When you get married, you have no idea what life has in store for you, the good, the bad, the ugly. The first years of marriage are generally good; then there are some tough moments in there, mixed in with the realization that marriage evolves. Marriage changes; it makes you more like best friends—and that is generally a good thing, too. Then there are the precious amazing moments that are sometimes so fleeting, you wish you could just hold onto them forever but you generally only realize them after they’re done and over with. Marriage is indeed a roller coaster ride full of ups and downs. You just need to be willing to ride it out all the way until the end.
When it comes to eventually getting around to having kids, some people wait longer than others. In our case, we waited until we felt we had had our adventures, and then the doctor said, ” If you are thinking of having kids, you better have them soon.” We waited 10 years…which in a way, is great, because we know each other quite well at this point and we can embark on another new “adventure” without feeling like we’ve missed out on life. Adventures tend to be those things we call interesting and difficult times. Having a kid is one of them. Another “adventure” has been residency.
I am the wife of a first-year Surgical Resident, also known as an intern. Yes, my husband became an intern….even when he was over the age of 30. I had to laugh when I heard that. Being the wife of a resident is not easy. Residents generally work 13 to 18 hours every day with maybe, if they are so lucky, one day a week off. One day is never enough.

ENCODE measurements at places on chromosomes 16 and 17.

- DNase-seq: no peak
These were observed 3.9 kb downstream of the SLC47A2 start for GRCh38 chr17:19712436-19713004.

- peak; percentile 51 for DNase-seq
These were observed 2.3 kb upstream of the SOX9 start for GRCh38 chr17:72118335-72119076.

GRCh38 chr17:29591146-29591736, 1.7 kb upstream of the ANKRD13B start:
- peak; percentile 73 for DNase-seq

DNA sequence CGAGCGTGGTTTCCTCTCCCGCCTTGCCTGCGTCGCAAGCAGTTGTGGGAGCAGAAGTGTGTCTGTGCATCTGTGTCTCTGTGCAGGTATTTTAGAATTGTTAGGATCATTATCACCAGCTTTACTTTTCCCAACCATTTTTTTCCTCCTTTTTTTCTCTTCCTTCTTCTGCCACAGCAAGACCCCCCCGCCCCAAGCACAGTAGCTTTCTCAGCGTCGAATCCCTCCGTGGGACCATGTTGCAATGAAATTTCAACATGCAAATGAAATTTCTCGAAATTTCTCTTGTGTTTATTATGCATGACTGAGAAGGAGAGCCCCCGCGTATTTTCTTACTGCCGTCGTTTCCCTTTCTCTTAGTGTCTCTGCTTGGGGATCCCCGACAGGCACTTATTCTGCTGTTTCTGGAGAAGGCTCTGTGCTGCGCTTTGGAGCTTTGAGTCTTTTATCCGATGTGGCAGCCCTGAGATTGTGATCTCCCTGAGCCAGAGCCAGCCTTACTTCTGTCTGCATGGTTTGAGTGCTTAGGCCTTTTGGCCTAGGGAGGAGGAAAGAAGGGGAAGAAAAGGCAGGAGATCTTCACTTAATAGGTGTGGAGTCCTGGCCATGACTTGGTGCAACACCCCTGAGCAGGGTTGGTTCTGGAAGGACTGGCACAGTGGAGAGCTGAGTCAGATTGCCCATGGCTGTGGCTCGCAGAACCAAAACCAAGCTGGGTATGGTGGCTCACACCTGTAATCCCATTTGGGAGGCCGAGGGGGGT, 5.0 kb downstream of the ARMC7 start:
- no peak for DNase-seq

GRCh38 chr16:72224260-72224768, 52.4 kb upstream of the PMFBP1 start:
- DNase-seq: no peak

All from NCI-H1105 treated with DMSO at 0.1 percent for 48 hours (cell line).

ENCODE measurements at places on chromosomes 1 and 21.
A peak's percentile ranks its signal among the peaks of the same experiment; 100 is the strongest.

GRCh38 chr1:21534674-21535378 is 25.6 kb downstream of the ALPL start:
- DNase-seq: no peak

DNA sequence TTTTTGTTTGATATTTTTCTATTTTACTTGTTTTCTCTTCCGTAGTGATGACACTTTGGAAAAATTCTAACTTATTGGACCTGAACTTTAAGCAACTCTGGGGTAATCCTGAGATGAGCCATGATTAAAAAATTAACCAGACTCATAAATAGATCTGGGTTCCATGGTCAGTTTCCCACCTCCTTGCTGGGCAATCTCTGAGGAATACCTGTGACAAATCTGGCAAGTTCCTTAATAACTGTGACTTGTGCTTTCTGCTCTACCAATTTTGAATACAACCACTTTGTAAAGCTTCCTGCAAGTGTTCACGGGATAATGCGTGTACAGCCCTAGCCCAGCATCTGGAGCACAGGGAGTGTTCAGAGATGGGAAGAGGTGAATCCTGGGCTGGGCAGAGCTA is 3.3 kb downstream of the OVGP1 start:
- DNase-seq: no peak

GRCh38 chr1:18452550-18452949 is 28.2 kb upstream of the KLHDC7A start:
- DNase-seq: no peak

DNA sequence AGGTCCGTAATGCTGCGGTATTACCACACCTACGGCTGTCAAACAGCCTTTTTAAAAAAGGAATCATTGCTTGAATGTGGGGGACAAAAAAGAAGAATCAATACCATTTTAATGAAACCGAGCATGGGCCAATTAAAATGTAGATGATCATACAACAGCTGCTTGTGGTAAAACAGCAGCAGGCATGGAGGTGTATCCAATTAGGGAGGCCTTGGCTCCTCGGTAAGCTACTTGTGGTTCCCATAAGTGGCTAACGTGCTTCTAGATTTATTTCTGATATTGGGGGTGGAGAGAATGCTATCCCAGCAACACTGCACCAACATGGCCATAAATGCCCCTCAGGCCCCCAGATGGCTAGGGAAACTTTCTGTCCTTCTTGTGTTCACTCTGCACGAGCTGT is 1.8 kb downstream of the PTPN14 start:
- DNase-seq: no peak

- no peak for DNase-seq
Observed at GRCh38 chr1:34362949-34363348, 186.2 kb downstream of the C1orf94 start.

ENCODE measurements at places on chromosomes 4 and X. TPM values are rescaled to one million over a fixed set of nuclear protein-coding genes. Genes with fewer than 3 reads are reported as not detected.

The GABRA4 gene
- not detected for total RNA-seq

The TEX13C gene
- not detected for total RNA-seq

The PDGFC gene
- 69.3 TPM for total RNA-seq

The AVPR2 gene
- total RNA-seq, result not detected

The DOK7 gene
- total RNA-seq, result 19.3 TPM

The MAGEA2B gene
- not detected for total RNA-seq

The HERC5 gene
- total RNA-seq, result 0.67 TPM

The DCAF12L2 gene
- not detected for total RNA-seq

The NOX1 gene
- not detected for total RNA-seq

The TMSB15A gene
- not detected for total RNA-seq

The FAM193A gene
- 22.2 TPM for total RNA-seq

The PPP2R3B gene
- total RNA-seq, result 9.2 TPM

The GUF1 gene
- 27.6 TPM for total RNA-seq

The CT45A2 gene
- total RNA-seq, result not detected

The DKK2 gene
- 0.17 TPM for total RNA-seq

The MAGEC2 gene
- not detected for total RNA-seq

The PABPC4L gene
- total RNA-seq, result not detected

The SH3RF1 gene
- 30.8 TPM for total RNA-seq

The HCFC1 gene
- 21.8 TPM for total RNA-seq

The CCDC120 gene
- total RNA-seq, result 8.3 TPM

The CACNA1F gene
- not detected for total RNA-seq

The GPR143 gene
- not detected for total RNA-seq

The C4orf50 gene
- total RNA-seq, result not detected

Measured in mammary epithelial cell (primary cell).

Never enough. Perhaps that should be the title of this post. Never enough for either him or me, or for our toddler. One day together with your son, one day to run errands, one day to enjoy the sun that he never sees because he’s stuck inside all day, one day to play with your dog, clean his car, do the handyman things, oh…and one day to spend with his wife. It’s not easy for residents, and it’s not easy for the wife. I don’t think patients understand how much of the lives of doctors is given up so they can care for their patients. Residents also don’t get paid much, meaning an additional strain on the family and relationship. When all is said and done, they make roughly $2-$3 an hour. It’s really quite sad. However, I’ve been learning to deal with the situation, with some success.
Being the wife of a medical resident means being patient, being kind, being forgiving, being everything. And while there are tough, very tough days, I thank my lucky stars for a good man who has chosen a career saving lives, and that on his one day off, he spends it with us trying to make up for lost time. It’s not easy but that is what it is. If there are other mothers or partners out there of residents—or of other men with similarly time-consuming jobs–who feel the same way, please feel free to reach out to me. I’d love to hear your stories.